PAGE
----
Richland High School performs The Wizard of Oz for its spring production, and what makes the show unique is the shared roles of the Wicked Witch and Dorothy.
Senior Firen Hodges and junior Kailey Thomsen will switch roles for each performance, said director Ellicia Elliott.
"When Kailey is portraying Dorothy, Firen will portray the Wicked Witch and vice versa," Elliott said. "I have two amazingly talented actresses who can pull this off. It's lots of work and very demanding, but they are doing a great job with it."
The show runs May 2 and 8-10 in the Richland High auditorium. Curtain time is 7:30 p.m. with 2 p.m. matinees on May 3 and 10. There is no evening performance May 3.
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"I have wanted to direct The Wizard of Oz for a very long time," Elliott said. "It's the first play I remember watching. And my grandmother and I shared a special connection having The Wizard of Oz be our favorite movie.
"Whenever I tried to direct it in the past, things didn't work out for whatever reason. But I knew before I left Richland High School, I had to direct this show."
Elliott leaves her nine-year drama teaching position at Richland High at the end of the school year, though she will still stay involved in community theater.
"As a teacher and theater director, it is very normal for me to have 12- to 16-hour work days and then be at the school on weekends to work on sets," Elliott said. "When I was single and newly married that worked. But now that I have my son, my priorities have changed.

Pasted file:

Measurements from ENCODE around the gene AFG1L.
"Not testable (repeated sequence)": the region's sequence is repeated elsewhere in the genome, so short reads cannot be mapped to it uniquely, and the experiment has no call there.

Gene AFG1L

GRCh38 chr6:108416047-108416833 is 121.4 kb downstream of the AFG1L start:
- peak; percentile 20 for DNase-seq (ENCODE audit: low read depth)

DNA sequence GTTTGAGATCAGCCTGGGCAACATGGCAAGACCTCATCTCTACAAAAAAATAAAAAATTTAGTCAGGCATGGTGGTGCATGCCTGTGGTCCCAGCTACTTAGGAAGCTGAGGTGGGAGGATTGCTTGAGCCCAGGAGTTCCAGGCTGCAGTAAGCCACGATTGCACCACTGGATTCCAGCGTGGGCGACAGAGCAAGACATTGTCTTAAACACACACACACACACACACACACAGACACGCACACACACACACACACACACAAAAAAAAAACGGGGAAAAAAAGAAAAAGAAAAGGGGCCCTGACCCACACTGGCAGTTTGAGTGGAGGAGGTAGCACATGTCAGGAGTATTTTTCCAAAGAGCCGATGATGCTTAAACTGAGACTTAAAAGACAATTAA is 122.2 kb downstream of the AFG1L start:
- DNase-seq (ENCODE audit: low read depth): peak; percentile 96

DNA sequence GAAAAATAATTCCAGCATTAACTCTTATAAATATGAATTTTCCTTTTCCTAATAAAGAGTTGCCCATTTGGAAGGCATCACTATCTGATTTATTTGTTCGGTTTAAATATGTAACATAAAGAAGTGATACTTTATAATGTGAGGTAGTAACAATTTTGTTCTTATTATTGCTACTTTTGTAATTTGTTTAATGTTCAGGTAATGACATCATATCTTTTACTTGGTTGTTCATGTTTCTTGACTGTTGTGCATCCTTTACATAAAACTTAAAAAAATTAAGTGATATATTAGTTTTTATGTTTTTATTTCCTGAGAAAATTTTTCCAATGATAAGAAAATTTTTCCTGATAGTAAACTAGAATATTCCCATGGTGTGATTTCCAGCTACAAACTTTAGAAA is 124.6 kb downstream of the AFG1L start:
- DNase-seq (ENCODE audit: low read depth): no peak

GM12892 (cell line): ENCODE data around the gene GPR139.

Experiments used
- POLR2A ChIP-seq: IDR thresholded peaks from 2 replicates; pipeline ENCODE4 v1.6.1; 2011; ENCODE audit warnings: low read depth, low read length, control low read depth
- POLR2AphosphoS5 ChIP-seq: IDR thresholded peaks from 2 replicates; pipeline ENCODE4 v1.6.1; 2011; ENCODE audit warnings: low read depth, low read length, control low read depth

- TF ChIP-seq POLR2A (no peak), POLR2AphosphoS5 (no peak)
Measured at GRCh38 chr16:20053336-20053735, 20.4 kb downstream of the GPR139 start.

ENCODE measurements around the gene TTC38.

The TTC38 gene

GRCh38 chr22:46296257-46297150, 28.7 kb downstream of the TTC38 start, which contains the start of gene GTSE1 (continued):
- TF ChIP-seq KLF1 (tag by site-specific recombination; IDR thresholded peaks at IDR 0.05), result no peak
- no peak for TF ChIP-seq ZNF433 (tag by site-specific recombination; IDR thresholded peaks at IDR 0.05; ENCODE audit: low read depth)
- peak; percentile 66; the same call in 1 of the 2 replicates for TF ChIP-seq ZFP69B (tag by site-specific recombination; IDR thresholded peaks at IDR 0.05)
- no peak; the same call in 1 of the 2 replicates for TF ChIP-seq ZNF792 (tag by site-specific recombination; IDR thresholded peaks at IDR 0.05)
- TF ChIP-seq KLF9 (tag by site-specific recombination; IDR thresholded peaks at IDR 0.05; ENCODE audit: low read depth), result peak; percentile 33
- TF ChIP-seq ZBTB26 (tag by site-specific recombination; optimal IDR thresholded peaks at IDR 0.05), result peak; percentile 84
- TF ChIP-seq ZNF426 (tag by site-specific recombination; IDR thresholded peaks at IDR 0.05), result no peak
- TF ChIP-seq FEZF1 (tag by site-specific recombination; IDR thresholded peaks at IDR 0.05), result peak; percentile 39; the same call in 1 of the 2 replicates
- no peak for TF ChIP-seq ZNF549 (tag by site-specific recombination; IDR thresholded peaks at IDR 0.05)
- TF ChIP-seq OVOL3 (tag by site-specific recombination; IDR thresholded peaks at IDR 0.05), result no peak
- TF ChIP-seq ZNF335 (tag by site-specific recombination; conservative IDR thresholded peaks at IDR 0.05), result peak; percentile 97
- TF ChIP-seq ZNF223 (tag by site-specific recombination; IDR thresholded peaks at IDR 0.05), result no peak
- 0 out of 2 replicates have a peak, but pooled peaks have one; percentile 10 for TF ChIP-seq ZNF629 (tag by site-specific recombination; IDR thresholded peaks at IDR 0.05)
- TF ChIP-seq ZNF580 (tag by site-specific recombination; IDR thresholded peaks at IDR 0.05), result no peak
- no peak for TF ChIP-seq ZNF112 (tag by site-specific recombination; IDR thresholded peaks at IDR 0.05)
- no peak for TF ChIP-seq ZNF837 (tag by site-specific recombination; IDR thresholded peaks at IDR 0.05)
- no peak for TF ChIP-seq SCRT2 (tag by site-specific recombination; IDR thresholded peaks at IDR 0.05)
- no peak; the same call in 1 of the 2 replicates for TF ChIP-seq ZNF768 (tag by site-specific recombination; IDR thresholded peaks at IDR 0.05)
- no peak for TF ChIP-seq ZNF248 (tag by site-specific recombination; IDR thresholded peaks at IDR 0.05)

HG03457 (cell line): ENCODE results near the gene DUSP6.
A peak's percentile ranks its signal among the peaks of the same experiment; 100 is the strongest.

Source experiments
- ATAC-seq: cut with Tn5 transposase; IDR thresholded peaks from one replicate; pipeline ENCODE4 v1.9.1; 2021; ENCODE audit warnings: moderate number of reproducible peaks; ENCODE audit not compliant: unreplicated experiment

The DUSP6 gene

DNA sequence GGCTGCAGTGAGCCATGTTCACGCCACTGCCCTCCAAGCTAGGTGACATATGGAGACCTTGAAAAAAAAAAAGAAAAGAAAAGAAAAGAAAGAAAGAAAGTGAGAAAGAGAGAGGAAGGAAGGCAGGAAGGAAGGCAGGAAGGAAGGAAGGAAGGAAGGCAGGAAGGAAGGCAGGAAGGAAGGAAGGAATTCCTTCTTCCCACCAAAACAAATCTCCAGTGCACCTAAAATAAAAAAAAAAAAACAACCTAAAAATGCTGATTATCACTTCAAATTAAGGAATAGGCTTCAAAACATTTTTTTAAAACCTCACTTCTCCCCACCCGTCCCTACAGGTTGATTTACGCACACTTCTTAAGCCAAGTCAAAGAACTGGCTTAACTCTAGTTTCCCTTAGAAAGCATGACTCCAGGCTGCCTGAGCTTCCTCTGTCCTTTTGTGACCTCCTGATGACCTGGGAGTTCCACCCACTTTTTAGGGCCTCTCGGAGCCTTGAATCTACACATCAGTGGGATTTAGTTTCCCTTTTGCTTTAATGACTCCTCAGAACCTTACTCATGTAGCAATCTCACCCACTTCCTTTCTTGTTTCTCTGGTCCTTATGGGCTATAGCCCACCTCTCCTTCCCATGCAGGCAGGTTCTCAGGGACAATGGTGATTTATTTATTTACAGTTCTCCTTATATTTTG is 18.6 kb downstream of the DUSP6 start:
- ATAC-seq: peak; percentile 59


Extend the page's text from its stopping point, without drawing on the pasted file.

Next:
"I will stay involved in theater, just on a much more flexible schedule."
She plans to teach and direct occasionally at the Academy of Children's Theatre and other community theater organizations.
For now, however, she's keeping her focus on how to give The Wizard of Oz a new feel, like giving the Wicked Witch a little slack seeing a little familiarity between the nasty green-hued wretch and Dorothy.
"The Wicked Witch of the West and Dorothy are really two sides of the same coin," she said. "Both are strong women, both have an objective they are trying to accomplish. It's how they approach the challenges for this objective that makes them different."
Hodges and Thomsen agree there are challenges in tackling both roles, but they welcome them.
"It's been wildly fun getting to learn both roles," Hodges said. "Each has their own physicality and vocal quality. Some days I get to be angry, spiteful and nasty. The next day, I can be a young girl, happy and curious about the world.
"It's refreshing, and I can't wait to express this inner conflict for the audience."
Thomsen couldn't agree more.
"It's a little crazy sometimes, memorizing two different parts, but completely worth it," she said. "How often do you get to play the hero and the bad guy in the same story? Being able to look at the show from the different points of view has also helped me in developing character."
Admission to The Wizard of Oz cost $12 for general admission, $10 for students and seniors and $8 for ages 9 and younger.
-- Dori O'Neal: 582-1514; firstname.lastname@example.org; Twitter: @dorioneal